On May 14, 1948 the nation of Israel was reborn—after 2000-plus years. It took David Ben-Gurion only 16 minutes to read The Declaration of the Establishment of the State of Israel completed by the Minhelet ha’Am (People’s Administration) just an hour earlier. (1)
Normally, nations are created through the flow of processes over the course of time. Was the rebirth of Israel an anomaly; just a coincidence; a fluke of modern history? Astute Christians turned to the Bible to gain perspective. The news about Israel still draws people of biblically authentic faith to re-examine prophetic passages.
“Who has heard such a thing? Who has seen such things? Shall the earth be made to give birth in one day? Or shall a nation be born at once? For as soon as Zion was in labor, she gave birth to her children. ‘Shall I bring to the time of birth, and not cause delivery?’ says the Lord. ‘Shall I who cause delivery shut up the womb?’ says your God.”
We can almost hear the astonishment in the prophet Isaiah’s voice as he posed a series of rhetorical questions.
Who has heard such a thing?
Who has seen such things?
Shall the earth be made to give birth in one day?
Or shall a nation be born at once? (v. 8).
Predating Israel’s modern rebirth by more than 2600 years, Isaiah’s queries demand a logical explanation. No; no one has heard or seen such a thing. Nations are not born in a day. Nations cannot be birthed at once. Nevertheless, the rebirth of the nation that Isaiah foretold would be reborn spontaneously—miraculously—supernaturally.
Leaving no doubt as to the identity of the nation, Isaiah prophesied, “For as soon as Zion was in labor, she gave birth to her children” (v. 8). His prophecy is defined in terms that theologians often reference as the “prophetic perfect tense,” a literary form that describes a future event with certainty—stated as though already fulfilled.
Isaiah’s prophecy wasn’t a proposal; it was a guarantee of future fulfillment. The prophet Ezekiel described the same event some 200 years later (Ezek. 37:1-14). Transported to a desert valley full of dry bones, God asked him, “can these bones live?” (v. 3). Spontaneously, the bones joined one to the other with flesh covering them before Ezekiel’s eyes. In a matter of moments, the valley was no longer heaped with bones, but with fully-formed bodies.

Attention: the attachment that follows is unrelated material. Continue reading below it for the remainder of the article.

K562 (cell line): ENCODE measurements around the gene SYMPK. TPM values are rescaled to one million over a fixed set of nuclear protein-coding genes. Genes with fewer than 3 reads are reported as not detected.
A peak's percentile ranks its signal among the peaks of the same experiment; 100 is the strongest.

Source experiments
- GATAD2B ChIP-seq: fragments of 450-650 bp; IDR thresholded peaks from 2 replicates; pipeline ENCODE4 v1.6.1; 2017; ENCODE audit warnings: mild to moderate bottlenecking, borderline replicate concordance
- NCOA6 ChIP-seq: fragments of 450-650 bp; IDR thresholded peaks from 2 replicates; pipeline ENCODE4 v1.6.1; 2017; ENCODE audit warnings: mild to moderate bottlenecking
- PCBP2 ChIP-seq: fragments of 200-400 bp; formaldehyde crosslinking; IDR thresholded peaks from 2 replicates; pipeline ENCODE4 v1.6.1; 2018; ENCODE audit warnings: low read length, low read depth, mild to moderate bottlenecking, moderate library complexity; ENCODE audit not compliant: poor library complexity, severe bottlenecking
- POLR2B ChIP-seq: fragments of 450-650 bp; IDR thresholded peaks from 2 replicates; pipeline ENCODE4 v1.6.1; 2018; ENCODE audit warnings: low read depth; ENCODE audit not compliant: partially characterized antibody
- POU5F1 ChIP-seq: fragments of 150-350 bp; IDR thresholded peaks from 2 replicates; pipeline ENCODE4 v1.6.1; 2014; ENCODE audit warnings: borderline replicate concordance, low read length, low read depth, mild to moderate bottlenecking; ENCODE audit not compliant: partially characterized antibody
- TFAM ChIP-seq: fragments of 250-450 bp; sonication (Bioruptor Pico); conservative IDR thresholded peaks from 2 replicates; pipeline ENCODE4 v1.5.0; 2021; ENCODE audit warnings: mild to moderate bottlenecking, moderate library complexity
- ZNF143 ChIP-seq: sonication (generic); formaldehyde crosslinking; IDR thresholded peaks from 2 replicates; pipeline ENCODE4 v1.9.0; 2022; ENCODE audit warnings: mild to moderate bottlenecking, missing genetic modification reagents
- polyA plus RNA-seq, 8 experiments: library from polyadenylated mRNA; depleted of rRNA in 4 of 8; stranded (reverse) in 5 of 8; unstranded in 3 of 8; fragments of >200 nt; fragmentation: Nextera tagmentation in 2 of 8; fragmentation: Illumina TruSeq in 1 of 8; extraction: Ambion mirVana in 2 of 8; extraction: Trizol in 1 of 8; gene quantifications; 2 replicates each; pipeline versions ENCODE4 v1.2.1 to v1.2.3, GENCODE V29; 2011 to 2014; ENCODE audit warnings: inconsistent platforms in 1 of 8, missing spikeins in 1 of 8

A second command from God filled the bodies with life. Now, a great army of living and breathing people stood before Ezekiel in the vision. Earlier in his prophecy, Ezekiel assured,
“Thus says the Lord God: ‘Although I have cast them far off among the Gentiles, and although I have scattered them among the countries, yet I shall be a little sanctuary for them in the countries where they have gone.‘ Therefore say, Thus says the Lord God: ‘I will gather you from the peoples, assemble you from the countries where you have been scattered, and I will give you the land of Israel.’” (Ez. 11:16-17).
Today, we are witnesses of the reality Ezekiel foresaw in his vision of the Valley of Dry Bones. The land whose inhabitants had been scattered around the globe was repopulated in fulfillment of Isaiah’s and Ezekiel’s prophesies.
The spontaneity of the nation’s rebirth, however, is only part of the story. Isaiah’s prophecy continued,
“Shall I bring to the time of birth, and not cause delivery?” says the Lord. “Shall I who cause delivery shut up the womb?” says your God (v. 9).
In these statements, God communicated the certainty of the rebirth of Israel. God doesn’t start a process without bringing it to fulfillment (Isa. 55:10-11).
It is ridiculous to imagine God would arrange all the preliminary details for Israel’s restoration and then, not expect it to take place.
The rebirth of the nation in 1948 happened so abruptly, the world almost seems to have been caught by surprise. Most watching the situation unfolding in 1948 didn’t think Israel could survive the birthing process.
As the British army withdrew from the newly formed State of Israel on May 15, 1948, the armies of five hostile neighboring states simultaneously attacked the fledgling nation. Less than a year later and to the astonishment of the entire world, Israel emerged from the war of survival victorious.
On February 24, 1949, Egypt signed armistice agreements with Israel followed by Lebanon on March 23; Jordan on April 3; and Syria on July 20. Although removing its troops from the conflict, Iraq refused to accept the U.N. Security Council resolution and signed no armistice agreement. The State of Israel was admitted to the United Nations on May 11, 1949.
Miraculously, in the first year of Israel’s existence despite a precarious future, the population of the newly formed state almost doubled.
The Return Today
Israel’s children continue to return. With a mere 600,000 living in Israel in 1948, 7.021 million Jewish people now inhabit the land. Hosea prophesied,
“They shall walk after the Lord. He will roar like a lion. When He roars, then His sons shall come trembling from the west; They shall come trembling like a bird from Egypt, like a dove from the land of Assyria. And I will let them dwell in their houses,” Says the Lord. (Hos. 11:11).